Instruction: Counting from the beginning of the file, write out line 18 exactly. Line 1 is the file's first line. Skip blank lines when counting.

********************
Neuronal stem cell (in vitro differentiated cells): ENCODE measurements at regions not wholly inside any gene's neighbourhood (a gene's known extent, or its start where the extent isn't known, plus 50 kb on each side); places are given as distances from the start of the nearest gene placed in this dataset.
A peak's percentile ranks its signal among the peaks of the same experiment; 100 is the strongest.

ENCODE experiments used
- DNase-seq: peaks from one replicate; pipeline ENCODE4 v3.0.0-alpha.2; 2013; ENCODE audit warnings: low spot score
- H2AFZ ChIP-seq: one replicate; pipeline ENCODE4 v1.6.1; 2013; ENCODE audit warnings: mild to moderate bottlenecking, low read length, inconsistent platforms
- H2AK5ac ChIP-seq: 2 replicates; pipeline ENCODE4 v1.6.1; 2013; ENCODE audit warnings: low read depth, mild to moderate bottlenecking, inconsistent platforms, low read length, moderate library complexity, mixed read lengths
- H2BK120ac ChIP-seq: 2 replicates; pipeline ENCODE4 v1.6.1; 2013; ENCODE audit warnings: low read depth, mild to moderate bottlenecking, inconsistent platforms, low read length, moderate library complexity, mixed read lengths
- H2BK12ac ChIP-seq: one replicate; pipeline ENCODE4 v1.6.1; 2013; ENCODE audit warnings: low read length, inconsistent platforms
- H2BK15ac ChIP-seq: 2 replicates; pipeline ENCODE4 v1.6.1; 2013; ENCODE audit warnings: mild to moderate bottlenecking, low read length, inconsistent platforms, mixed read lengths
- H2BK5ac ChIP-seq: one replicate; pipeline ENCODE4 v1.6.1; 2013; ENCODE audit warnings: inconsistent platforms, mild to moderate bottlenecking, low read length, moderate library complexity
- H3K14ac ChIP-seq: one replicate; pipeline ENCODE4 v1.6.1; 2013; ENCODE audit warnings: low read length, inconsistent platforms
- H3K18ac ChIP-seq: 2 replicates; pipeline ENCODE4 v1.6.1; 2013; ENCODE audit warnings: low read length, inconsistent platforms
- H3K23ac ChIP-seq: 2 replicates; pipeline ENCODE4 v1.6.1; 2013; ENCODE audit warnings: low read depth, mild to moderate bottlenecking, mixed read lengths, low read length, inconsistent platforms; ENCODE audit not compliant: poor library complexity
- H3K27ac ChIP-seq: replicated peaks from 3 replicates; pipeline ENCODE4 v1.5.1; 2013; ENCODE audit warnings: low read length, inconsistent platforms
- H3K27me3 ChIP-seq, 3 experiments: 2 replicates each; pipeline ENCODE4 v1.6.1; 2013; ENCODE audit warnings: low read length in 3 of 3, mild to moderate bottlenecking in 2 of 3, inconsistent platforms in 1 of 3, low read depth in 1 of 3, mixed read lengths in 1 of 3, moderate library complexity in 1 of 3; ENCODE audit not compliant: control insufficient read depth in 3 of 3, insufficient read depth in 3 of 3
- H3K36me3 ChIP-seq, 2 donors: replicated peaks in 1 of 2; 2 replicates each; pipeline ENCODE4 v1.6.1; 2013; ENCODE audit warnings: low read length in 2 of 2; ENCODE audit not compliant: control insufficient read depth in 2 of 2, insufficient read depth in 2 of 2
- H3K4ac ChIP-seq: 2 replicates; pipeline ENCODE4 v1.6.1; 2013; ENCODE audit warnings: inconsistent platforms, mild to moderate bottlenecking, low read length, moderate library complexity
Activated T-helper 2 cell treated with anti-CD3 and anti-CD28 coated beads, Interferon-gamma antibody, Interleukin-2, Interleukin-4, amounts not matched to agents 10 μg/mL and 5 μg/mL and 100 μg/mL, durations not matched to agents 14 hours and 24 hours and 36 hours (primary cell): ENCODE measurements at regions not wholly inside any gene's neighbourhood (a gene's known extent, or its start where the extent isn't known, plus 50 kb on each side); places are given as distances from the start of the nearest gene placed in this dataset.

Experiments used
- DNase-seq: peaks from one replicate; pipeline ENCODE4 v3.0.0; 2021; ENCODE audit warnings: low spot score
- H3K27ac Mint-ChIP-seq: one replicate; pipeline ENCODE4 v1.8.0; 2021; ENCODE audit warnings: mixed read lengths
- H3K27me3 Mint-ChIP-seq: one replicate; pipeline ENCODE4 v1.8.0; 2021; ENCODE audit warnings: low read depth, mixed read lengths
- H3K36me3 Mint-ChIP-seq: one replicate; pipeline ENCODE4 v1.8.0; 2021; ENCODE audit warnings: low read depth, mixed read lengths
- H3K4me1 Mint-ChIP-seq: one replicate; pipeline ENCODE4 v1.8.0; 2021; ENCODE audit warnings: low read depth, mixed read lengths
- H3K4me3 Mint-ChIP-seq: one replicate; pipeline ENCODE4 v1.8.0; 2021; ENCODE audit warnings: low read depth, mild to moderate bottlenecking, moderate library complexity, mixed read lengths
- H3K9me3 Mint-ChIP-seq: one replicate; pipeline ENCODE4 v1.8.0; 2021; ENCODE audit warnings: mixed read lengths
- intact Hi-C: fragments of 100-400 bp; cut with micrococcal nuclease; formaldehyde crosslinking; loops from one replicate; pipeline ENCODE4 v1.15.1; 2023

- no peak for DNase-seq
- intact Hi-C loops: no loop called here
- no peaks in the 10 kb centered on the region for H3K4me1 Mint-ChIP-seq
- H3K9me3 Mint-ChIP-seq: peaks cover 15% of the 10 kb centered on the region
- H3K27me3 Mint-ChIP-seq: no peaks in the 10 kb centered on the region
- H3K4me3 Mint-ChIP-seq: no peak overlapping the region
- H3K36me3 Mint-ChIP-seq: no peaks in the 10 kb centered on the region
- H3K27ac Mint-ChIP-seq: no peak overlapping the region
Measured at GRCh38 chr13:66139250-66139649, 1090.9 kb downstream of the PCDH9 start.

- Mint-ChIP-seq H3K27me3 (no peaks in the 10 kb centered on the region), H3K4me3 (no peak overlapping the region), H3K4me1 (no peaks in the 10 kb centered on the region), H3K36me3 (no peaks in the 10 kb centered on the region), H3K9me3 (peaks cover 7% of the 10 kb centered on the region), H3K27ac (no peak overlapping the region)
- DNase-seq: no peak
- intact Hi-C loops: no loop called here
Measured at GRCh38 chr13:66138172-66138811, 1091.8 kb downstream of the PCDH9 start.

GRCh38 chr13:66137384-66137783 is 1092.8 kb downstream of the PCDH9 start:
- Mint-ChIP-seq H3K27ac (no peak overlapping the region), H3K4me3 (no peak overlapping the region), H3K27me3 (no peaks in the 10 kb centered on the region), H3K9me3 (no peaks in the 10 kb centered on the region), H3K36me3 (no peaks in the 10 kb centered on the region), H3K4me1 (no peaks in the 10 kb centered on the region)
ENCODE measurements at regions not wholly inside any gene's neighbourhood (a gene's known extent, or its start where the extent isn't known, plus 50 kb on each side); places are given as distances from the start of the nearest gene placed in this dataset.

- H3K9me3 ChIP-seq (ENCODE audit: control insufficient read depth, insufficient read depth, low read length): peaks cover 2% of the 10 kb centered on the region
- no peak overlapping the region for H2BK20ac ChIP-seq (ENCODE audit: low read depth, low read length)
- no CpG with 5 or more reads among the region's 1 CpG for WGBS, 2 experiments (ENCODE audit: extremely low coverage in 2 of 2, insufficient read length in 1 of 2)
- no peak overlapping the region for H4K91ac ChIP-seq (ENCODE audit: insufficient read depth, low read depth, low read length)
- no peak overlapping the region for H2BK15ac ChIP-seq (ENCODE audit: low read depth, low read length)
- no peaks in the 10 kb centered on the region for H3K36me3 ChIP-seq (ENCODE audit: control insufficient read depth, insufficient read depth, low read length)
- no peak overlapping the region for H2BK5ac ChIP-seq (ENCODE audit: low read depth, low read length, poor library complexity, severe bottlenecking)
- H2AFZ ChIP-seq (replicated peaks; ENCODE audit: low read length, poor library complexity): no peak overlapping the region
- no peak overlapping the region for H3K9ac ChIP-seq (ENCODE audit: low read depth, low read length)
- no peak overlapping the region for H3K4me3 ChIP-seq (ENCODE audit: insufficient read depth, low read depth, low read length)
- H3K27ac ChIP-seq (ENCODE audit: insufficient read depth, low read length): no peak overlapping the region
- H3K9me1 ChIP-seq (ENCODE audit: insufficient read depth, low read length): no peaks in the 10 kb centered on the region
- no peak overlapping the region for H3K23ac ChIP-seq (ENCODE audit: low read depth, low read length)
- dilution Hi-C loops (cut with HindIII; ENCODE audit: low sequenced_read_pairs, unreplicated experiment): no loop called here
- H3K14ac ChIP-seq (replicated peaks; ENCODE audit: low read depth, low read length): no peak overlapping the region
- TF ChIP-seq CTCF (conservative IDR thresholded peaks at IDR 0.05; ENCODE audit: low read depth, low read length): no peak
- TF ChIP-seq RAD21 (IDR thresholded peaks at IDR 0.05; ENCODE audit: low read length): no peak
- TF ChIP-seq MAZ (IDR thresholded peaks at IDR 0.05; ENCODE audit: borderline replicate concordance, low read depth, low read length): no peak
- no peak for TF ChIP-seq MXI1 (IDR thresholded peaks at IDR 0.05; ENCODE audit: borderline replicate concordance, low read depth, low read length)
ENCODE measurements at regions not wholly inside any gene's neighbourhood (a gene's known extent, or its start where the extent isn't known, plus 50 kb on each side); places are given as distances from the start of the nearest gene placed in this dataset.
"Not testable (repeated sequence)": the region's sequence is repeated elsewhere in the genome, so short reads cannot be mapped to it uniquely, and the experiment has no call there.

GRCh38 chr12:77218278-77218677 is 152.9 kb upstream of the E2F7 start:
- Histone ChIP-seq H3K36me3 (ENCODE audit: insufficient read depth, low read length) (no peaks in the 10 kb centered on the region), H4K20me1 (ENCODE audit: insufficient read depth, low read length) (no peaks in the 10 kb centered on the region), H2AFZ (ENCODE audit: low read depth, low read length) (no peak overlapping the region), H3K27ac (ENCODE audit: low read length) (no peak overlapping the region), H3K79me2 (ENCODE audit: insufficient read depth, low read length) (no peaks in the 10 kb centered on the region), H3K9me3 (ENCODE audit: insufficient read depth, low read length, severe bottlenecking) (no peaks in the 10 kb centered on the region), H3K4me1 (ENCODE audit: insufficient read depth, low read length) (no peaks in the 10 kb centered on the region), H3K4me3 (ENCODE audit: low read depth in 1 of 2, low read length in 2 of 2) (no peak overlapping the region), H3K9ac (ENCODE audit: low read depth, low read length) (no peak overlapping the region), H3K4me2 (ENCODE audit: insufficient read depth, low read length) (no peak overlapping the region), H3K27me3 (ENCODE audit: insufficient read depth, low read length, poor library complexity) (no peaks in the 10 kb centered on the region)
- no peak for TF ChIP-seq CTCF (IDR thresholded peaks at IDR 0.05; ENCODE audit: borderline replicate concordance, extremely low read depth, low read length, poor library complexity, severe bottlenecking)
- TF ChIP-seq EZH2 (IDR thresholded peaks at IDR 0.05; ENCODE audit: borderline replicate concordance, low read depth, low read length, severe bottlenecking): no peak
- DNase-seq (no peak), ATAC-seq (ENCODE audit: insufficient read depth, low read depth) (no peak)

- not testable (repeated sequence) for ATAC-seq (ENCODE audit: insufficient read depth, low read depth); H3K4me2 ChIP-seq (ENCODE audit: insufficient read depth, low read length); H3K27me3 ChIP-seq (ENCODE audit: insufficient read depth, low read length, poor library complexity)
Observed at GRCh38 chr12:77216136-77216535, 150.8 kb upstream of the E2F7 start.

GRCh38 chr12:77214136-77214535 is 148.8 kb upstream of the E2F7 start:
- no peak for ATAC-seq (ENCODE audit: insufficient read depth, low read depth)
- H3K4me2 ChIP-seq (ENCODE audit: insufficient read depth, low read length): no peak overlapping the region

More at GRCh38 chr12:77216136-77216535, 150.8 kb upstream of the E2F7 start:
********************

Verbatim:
Activated T-helper 2 cell treated with anti-CD3 and anti-CD28 coated beads, Interferon-gamma antibody, Interleukin-2, Interleukin-4, amounts not matched to agents 10 μg/mL and 5 μg/mL and 100 μg/mL, durations not matched to agents 14 hours and 24 hours and 36 hours (primary cell): ENCODE measurements at regions not wholly inside any gene's neighbourhood (a gene's known extent, or its start where the extent isn't known, plus 50 kb on each side); places are given as distances from the start of the nearest gene placed in this dataset.